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|A Scream in the Night|
|Directed by||Fred C. Newmeyer|
|Produced by||Ray Kirkwood (producer)|
|Written by||Norman Springer (story and screenplay)|
|Starring||Lon Chaney Jr.|
|Edited by||Frederick Bain|
|Distributed by||Commodore Pictures (1934 release)|
Astor Pictures (1943 re-release)
A Scream in the Night is a 1934 American film directed by Fred C. Newmeyer and starring Lon Chaney Jr. It is distinct from the 1919 silent film of the same name, co-directed by Leander de Cordova and Burton L. King, and starring Ruth Budd and Ralph Kellard.
A colonial police detective (Chaney Jr.) in an Eastern seaport seeks a stolen gem, and infiltrates the underworld by posing as a drunken, look-alike wharfside bar owner.
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Creighton Tull Chaney, known by his stage name Lon Chaney Jr., was an American actor known for playing Larry Talbot in the film The Wolf Man (1941) and its various crossovers, Count Alucard in Son of Dracula, Frankenstein's monster in The Ghost of Frankenstein (1942), the Mummy in three pictures, and various other roles in many Universal horror films. He also portrayed Lennie Small in Of Mice and Men (1939) and supporting parts in dozens of mainstream movies. Originally referenced in films as Creighton Chaney, he was later credited as "Lon Chaney, Jr." in 1935, and after Man Made Monster (1941), beginning as early as The Wolf Man later that same year, he was almost always billed under his more famous father's name as Lon Chaney at the studio's insistence. Chaney had English, French, and Irish ancestry, and his career in movies and television spanned four decades, from 1931 to 1971.
The year 1914 in film involved some significant events, including the debut of Cecil B. DeMille as a director.
London After Midnight is a lost 1927 American silent mystery film with horror overtones directed and co-produced by Tod Browning and starring Lon Chaney, with Marceline Day, Conrad Nagel, Henry B. Walthall and Polly Moran. The film was distributed by Metro-Goldwyn-Mayer, and was based on the scenario "The Hypnotist", also written by Browning.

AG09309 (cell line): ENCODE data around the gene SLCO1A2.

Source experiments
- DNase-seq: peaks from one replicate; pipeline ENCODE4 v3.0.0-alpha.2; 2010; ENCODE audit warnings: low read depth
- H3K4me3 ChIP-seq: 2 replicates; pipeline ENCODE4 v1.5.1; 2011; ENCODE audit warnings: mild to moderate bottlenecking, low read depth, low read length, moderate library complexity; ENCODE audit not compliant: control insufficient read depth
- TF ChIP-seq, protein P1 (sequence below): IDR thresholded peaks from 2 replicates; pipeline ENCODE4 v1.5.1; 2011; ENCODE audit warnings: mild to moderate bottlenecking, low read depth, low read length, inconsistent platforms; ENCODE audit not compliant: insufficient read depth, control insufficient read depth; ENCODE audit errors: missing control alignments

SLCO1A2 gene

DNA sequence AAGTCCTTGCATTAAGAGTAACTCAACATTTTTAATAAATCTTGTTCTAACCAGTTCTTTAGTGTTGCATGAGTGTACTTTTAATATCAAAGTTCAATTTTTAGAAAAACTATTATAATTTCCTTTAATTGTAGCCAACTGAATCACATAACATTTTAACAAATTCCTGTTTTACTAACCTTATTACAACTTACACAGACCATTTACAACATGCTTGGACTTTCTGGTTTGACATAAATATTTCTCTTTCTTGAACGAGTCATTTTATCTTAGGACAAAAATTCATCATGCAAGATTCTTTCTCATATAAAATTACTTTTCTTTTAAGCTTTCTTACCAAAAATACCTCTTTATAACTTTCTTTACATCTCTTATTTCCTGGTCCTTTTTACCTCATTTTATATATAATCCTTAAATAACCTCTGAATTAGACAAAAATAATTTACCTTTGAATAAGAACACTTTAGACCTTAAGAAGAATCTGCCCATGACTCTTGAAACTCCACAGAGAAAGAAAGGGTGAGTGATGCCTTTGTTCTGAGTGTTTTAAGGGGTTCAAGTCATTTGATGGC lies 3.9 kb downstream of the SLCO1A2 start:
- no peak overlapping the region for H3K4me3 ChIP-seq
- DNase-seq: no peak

The Alligator People is a 1959 CinemaScope science-fiction horror film directed by Roy Del Ruth. It stars Beverly Garland, Bruce Bennett, and Lon Chaney Jr. This film was the penultimate feature directed by Del Ruth, and quite different from those of his days at Warner Bros.
The House of Frankenstein is a 1944 American monster crossover horror film starring Boris Karloff and Lon Chaney Jr., directed by Erle C. Kenton, written by Curt Siodmak, and produced by Universal Studios as a sequel to Frankenstein Meets the Wolf Man and Son of Dracula the previous year. The cast includes a mad scientist (Karloff), the Wolf Man (Chaney), Count Dracula, a hunchback, and Frankenstein's monster. This "monster rally" approach would continue in the following film, House of Dracula, as well as the 1948 comedy Abbott and Costello Meet Frankenstein.
Casanova's Big Night is a 1954 American comedy film starring Bob Hope and Joan Fontaine, which is a spoof of swashbuckling historical adventure films. It was directed by Norman Z. McLeod.
Man of a Thousand Faces is a 1957 film detailing the life of silent movie actor Lon Chaney, in which the title role is played by James Cagney.
Indestructible Man is a 1956 American crime horror science fiction film, an original screenplay by Vy Russell and Sue Dwiggins for producer-director Jack Pollexfen and starring Lon Chaney, Jr., Ross Elliott and Robert Shayne.
Bride of the Gorilla is a 1951 horror B-movie film directed by Curt Siodmak and starring Raymond Burr, Lon Chaney Jr., Barbara Payton and Tom Conway.